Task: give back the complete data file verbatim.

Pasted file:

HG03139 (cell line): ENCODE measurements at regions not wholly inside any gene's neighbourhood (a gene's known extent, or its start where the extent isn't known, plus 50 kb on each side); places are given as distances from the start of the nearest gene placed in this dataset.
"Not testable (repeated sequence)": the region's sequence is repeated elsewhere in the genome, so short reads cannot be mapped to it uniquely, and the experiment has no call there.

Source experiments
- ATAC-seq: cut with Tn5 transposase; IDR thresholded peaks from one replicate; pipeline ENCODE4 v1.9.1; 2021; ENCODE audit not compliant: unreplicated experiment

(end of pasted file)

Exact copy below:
HG03139 (cell line): ENCODE measurements at regions not wholly inside any gene's neighbourhood (a gene's known extent, or its start where the extent isn't known, plus 50 kb on each side); places are given as distances from the start of the nearest gene placed in this dataset.
"Not testable (repeated sequence)": the region's sequence is repeated elsewhere in the genome, so short reads cannot be mapped to it uniquely, and the experiment has no call there.

Source experiments
- ATAC-seq: cut with Tn5 transposase; IDR thresholded peaks from one replicate; pipeline ENCODE4 v1.9.1; 2021; ENCODE audit not compliant: unreplicated experiment